In helping to defeat he bill, opponents like Rep. Jay Adams and Rep. Charles McGrady spoke in defense of the poor, defenseless and innocent weapons. Read More


(UPDATED – See below) There’s not a whole lot of encouraging news Moms Demand Actionemanating from the North Carolina General Assembly these days. Today at 12:30, for example, a House Judiciary committee took up legislation to allow some public servants to refuse to perform their sworn duties when it comes to marrying same-sex couples.

So, it was especially encouraging this morning to see and listen to the group of caring and informed citizens pictured at left who came to the Legislative Building to speak out against the ongoing gun violence epidemic that plagues our state. The group, Moms Demand Action, brought more than two dozen gutsy advocates to the halls of the General Assembly (some of them survivors of gun violence) to deliver cookies to legislative offices and inform state lawmakers that there is a wind shift underway when it comes to public attitudes toward guns.

Where once widespread apathy from average citizens allowed the N.R.A., the gun industry and other extreme pro-gun groups to bully lawmakers into doing whatever they asked without organized opposition, the Moms Demand Action citizen lobbyists informed lawmakers today that things are changing. Indeed, with more than 93,000 members in North Carolina and a growing list of successes around the country, there is every reason to believe that the group has begun the long, slow process of reintroducing a measure of sanity into the state’s gun violence debate.

Moms Demand Action tableThat said, there is certainly a heck of a mess to clean up — one that some lawmakers appear to remain bent on making even worse. Yesterday, in the latest effort to bring killing machines into every conceivable nook and cranny of our society, two Forsyth County House members introduced a “local bill” that would allow private school personnel in their county to bring guns onto campuses.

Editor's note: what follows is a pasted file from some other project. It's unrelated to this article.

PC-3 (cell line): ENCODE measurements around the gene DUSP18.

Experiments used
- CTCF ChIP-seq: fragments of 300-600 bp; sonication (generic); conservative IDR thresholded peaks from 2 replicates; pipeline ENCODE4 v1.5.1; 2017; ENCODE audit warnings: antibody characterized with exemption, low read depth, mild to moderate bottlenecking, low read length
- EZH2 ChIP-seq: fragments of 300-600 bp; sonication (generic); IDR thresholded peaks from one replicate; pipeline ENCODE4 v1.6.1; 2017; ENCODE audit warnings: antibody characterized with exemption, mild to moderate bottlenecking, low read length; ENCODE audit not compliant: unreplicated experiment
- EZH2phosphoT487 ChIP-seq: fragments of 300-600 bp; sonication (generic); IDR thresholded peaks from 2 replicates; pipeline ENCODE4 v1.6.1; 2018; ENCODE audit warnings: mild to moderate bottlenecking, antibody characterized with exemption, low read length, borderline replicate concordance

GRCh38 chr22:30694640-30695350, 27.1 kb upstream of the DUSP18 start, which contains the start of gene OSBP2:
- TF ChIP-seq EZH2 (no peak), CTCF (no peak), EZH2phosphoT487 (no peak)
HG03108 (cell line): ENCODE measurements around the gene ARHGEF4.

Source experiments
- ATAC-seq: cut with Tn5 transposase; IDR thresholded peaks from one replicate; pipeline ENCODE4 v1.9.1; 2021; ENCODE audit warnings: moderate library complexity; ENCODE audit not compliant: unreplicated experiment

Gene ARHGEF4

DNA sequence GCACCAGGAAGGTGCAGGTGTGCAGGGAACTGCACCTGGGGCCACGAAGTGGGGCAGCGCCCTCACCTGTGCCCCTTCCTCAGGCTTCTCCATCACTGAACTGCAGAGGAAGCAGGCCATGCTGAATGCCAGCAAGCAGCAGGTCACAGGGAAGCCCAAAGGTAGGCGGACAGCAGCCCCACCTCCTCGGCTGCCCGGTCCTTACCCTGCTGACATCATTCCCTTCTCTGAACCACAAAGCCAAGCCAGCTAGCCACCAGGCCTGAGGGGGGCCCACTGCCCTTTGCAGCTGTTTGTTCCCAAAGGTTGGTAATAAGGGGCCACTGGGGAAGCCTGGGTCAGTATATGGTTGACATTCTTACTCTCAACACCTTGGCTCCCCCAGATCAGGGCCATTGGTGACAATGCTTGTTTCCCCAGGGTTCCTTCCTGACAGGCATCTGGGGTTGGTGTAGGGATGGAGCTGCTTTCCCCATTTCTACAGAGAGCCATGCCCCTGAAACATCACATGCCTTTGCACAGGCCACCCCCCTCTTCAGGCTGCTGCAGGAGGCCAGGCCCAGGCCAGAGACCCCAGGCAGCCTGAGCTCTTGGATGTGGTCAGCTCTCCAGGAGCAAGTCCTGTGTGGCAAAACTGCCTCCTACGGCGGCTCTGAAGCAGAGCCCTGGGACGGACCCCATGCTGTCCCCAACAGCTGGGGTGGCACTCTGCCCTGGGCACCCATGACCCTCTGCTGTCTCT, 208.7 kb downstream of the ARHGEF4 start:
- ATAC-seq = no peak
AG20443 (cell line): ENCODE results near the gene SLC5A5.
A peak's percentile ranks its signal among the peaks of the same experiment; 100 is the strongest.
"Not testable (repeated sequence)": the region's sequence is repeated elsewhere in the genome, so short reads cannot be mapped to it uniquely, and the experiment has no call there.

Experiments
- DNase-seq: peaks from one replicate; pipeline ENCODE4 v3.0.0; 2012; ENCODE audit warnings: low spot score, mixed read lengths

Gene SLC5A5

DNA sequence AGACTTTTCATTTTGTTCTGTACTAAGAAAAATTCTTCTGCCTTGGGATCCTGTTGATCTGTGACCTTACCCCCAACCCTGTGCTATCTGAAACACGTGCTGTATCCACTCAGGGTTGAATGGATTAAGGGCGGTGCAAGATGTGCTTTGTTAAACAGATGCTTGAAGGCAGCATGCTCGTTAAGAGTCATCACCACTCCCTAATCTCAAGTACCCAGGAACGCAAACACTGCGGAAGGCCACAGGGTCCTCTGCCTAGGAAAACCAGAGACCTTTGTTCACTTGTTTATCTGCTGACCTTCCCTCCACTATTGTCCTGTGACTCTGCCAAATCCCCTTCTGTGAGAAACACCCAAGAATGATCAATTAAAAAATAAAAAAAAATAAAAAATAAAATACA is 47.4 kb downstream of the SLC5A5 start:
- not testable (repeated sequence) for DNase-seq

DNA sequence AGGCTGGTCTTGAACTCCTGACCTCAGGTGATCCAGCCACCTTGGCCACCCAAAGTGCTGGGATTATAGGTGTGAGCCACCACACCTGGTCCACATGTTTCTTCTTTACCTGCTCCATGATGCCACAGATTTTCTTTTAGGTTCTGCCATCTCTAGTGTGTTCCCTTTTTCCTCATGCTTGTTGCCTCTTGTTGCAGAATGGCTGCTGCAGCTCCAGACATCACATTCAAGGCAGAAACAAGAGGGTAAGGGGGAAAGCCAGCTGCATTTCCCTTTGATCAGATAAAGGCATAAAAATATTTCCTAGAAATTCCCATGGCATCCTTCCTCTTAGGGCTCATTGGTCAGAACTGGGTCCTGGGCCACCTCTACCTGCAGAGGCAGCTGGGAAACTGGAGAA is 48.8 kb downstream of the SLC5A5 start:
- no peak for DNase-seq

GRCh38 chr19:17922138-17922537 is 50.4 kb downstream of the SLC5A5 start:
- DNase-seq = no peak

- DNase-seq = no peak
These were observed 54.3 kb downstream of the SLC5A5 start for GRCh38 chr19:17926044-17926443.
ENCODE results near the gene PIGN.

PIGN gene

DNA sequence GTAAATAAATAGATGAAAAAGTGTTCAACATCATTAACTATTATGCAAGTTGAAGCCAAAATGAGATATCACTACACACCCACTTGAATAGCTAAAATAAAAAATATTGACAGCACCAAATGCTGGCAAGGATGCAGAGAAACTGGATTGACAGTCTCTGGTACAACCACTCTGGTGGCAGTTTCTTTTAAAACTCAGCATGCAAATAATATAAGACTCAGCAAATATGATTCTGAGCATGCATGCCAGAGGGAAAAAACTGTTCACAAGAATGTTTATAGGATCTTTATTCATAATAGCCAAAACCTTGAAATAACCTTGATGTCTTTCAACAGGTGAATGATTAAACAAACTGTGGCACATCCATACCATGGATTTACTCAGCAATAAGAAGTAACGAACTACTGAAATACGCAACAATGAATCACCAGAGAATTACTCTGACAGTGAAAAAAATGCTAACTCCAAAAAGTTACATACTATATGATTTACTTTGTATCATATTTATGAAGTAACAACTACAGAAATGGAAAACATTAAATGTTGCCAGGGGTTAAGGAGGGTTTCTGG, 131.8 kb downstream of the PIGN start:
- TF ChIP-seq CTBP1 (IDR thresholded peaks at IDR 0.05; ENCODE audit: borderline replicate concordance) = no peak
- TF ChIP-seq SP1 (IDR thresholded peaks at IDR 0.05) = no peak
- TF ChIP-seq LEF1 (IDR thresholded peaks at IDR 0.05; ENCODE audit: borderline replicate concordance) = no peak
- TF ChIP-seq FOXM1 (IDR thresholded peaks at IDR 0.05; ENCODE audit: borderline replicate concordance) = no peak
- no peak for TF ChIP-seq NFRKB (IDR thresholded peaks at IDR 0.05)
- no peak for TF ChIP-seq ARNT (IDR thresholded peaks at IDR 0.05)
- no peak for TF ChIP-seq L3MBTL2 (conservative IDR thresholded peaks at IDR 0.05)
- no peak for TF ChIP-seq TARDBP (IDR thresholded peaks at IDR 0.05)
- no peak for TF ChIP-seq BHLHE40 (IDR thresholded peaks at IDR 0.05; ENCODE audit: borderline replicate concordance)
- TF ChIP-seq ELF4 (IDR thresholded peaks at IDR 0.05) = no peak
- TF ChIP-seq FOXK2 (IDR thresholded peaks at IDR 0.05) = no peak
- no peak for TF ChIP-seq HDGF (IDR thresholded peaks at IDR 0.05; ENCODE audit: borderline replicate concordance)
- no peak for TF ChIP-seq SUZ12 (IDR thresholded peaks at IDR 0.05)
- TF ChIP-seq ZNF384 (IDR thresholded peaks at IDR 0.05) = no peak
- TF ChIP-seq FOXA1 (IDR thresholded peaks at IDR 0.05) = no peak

Moms Demand Action opposes the measure and has added it to its list of action items (along with the current and energetic #GroceriesNotGuns campaign to get Kroger and Harris-Teeter to join the list of responsible companies that ban loaded firearms from their stores). (Note: the original version of this story incorrectly stated that Moms Demand Action had taken no position on the bill).

If you’d like more information, visit


2-16-15-NCPW-CARTOONFor my money, the most thoughtful essay to appear in a North Carolina newspaper over the past weekend was authored by Ned Barnett of Raleigh’s News & Observer regarding the senseless triple murder tragedy that rocked Chapel Hill and Carrboro this month. As Barnett highlights in “The hard toll of easy guns,” the saddest part of so many of the stories and commentaries regarding the crime has been the resignation with which we have accepted the notion that the accumulation of weapons caches by mentally disturbed individuals is beyond our ability as a society to address:

“Relatives and friends of the victims are understandably looking for something deeper behind the deaths of their loved ones. And there may well be. But it’s also possible that this was violence without any broader connection, another case of anger, frustration and stress all terribly magnified by a gun.

It’s a haunting idea that we’ve become so inured to gun violence that it must be tied to a larger context to have meaning. Otherwise, it’s just something that happens, like a car accident. No one seems particularly alarmed that Hicks was found to have a dozen firearms in his condominium, including a fully loaded AR-15 Bushmaster, the same military-style rifle used in the Newtown massacre. Maybe if we believe the Chapel Hill shootings involved some sharply focused hatred, we don’t have to think of what might have happened had there been a party with 15 people in a condominium, cars double parked and an angry man at the door with an AR-15.

This is America. Hicks had a right to keep and bear arms, to stockpile arms, to arm himself with rifles designed for combat. He apparently owned the weapons legally. Sane gun laws might prevent the assemblage of these social time bombs. Read More